In Season 1, during a tournament, we are introduced to the idea “Luck of the Draw.” This is an exceptionally rare condition in the game where two players have only one card on their side. In this case, the game comes almost entirely down to chance, as it depends on which card is read, not skill, that determines the victor.

This is supposed to be a one-in-a-million occurrence. How many times does it happen in Chihayafuru?

At least four more times. At least.

This is what I call Luck of the Draw syndrome: when you hit a point in your narrative where something that is supposed to be exceptionally rare and unheard of becomes a commonplace occurrence because the story needs to retain a sense of stakes and drama.

This is also a frequent plot device in Haikyuu with their eternal back and forth after they should have reasonably already gotten a setpoint. It’s an issue in Sports Manga on the whole if I had to guess.

For Bakuman, this means multiple characters either aiming for or getting two series in the magazine at once.

First, this doesn’t happen in reality because one manga is already horrifyingly brutal for any length of time. Two would be a death sentence.

But Eiji has opened the door to this plot device, and now Shujin is bearing the fruit of it.

It’s fine

I’m not super bothered by it. But we’re starting to see the narrative strain that continuing the story has on the writing. Now, with Shujin getting a second series – potentially until the end of the story – and a second story being their only legit shot at getting an anime, it currently seems like Ohba plans to have Ashirogi make a new series while working on the series they’ve fought hard for.

And that’s…fine. But it’s not as narratively compelling as I’d like. Especially since I find Shiratori kind of a narrative drag, except for how he affects Moriya – that is fucking hysterical and painful at the same time. Seeing Moriya wilt at the serialization news was cathartic because I’ve been there a lot, and it always makes you feel like poo. But Schadenfreude.

Or it could be Saiko, which I’m *slightly* more interested in than Ashirogi.

Seeing him try to beat his storyboard time and decide to get another series would make sense. Even though technically Saiko and Shujin are the deuteragonist (aren’t I fancy?, eh?) Saiko is without question the actual protagonist of the story. Just like how Kaguya is the actual main character of Kaguya love is war. Fight me.

And if the series needs to be shy of 200 chapters to show how Saiko develops from a team into a solo manga artist who gets an anime, I’m onboard with that.

However, I still think PCP is going to get an anime, so this is all kinda moot.

In any event,

Saiko’s character flaws

This chapter actually does a fairly good job of making Saiko’s selflessness at the expense of his happiness read as a more morally grey flaw than it usually is (I’m looking at you, the entire premise of the story). And that’s because he has Shiratori’s best interest in his deicsion making.

Suppose this were like Miho and Saiko’s VA debacle a few chapters ago. In that case, I’d be a little more annoyed by it. Still, Shiratori is, in some sense, a student of Saiko’s, and Saiko’s responsibility to him is to help him get serialized, similar to how Takahama got boosted by them. It’s part of the artist relationship that is overtly compelling.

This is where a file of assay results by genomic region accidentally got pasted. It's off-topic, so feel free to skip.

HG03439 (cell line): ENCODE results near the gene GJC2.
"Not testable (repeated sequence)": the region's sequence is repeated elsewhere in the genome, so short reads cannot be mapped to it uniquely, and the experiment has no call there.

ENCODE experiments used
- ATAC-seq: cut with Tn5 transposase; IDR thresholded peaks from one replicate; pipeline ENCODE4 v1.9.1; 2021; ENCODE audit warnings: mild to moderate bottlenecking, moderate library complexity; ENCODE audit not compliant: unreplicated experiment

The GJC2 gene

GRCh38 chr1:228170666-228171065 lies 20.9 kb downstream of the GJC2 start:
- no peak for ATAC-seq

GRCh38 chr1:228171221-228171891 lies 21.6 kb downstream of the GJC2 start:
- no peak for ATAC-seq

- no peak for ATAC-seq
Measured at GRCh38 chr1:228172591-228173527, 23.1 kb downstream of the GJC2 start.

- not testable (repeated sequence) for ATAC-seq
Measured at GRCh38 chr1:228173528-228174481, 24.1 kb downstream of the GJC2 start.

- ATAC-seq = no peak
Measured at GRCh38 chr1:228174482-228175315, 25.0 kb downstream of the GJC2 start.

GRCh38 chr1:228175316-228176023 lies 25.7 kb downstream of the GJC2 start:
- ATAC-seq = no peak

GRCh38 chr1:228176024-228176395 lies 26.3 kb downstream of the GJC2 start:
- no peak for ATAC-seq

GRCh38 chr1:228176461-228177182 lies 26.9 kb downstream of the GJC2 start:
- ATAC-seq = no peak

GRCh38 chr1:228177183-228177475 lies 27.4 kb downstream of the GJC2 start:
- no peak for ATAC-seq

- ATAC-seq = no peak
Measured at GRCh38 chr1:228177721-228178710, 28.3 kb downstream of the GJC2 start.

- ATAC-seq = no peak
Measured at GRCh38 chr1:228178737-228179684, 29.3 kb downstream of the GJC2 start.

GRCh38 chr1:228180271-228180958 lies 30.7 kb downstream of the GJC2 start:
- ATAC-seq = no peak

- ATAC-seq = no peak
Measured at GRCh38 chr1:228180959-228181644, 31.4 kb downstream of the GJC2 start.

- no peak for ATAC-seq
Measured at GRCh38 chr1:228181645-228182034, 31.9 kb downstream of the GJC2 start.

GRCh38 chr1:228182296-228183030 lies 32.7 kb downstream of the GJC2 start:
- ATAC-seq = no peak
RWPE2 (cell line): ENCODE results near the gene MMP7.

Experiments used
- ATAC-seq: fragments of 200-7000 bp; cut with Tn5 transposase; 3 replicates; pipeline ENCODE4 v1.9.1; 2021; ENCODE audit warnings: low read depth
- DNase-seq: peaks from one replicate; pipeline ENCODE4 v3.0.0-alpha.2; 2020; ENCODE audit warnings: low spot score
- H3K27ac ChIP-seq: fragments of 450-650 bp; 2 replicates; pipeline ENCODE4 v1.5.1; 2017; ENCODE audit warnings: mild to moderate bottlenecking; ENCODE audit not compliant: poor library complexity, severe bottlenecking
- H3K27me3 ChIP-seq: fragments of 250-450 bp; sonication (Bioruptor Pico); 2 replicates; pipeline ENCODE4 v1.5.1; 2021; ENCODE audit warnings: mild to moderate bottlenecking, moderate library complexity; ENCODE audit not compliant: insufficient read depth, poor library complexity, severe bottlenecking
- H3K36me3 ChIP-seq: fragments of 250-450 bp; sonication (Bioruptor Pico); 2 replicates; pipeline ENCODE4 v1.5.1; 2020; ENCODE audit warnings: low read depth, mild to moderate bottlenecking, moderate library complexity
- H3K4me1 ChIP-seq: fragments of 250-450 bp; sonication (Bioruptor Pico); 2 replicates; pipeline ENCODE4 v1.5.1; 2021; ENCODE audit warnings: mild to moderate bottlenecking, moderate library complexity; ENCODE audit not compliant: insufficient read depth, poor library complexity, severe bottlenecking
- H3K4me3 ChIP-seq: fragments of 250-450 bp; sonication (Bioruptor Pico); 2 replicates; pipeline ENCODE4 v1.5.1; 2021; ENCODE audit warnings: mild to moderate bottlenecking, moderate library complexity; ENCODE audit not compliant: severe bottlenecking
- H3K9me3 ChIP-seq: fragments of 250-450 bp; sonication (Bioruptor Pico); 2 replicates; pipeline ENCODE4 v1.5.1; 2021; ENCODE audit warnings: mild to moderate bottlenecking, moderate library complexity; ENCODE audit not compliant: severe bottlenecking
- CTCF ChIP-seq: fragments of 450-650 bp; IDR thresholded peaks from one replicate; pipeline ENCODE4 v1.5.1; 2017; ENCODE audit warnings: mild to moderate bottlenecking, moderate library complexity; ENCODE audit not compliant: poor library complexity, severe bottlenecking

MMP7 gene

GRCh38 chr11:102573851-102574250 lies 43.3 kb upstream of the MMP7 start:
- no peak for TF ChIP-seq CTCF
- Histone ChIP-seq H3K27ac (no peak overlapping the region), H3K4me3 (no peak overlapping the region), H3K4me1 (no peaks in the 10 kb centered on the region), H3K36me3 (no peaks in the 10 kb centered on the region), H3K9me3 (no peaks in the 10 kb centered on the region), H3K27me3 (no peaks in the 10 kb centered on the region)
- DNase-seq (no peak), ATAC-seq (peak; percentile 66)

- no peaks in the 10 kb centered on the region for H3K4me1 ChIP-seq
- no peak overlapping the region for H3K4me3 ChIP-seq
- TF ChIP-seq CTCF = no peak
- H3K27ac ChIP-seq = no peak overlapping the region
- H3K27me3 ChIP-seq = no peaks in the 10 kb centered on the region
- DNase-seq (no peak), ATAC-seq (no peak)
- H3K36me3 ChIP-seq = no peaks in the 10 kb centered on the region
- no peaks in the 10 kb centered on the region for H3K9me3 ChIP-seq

And, more to the point, he’s right about this particular situation: Shiratori is in a highly privileged position that few people experience: a direct route to serialization. Anyone who wants to be a successful shonen mangaka would be salivating.

And, for better or worse, using whatever unfair advantage you have over others is necessary in the art world. There’s so much competition, and it’s so hard that you have to use every piece of leverage you can in the industry to get through.

I’m still working on making a creative career happen, and I’ve found that more and more, you have to press any advantage you have.

As a result, I’m more okay with Saiko pushing Shiratori to take his chance here and make a series on his own. This does, in fact, save a lot of the hare-brained parts of this arc from itself.

Saiko is not being selfless purely as a character flaw.

As for the other parts of this chapter,

Iwase and Eiji

It’s good to see that Eiji is on board with not going through with the two-story things as I am. My current headcanon is that Ohba is forecasting that Shujin won’t be doing two series, and neither will Saiko because Eiji has the sixth sense things going for him.

At least, that’s my headcanon. And you can’t stop me from having it until I finish the story in about 70 chapters. Neener neener.

I also think that Iwase is playing the self-insert role for our glorious yet tiny piece of metafiction. The blowback from the crossover is a popularity slump. It’s a real thing. After a particularly big and material arc like the last one, this slump sensation is going to linger for a bit.

It’s nice to see that acknowledged by the narrative. It also leads to Iwase going too hard, which at this point I find a charming character flaw rather than a misogynistic annoyance. Thank you, the last few chapters, for that.

OH, I also really enjoyed the drama CD sequence. Seeing them get one step closer to their goal was so rewarding. It’s so rewarding, hopefully we get more of those snippets soon, or else Saiko will go crazy, and that would be bad.

Anyway, I’m outie 5000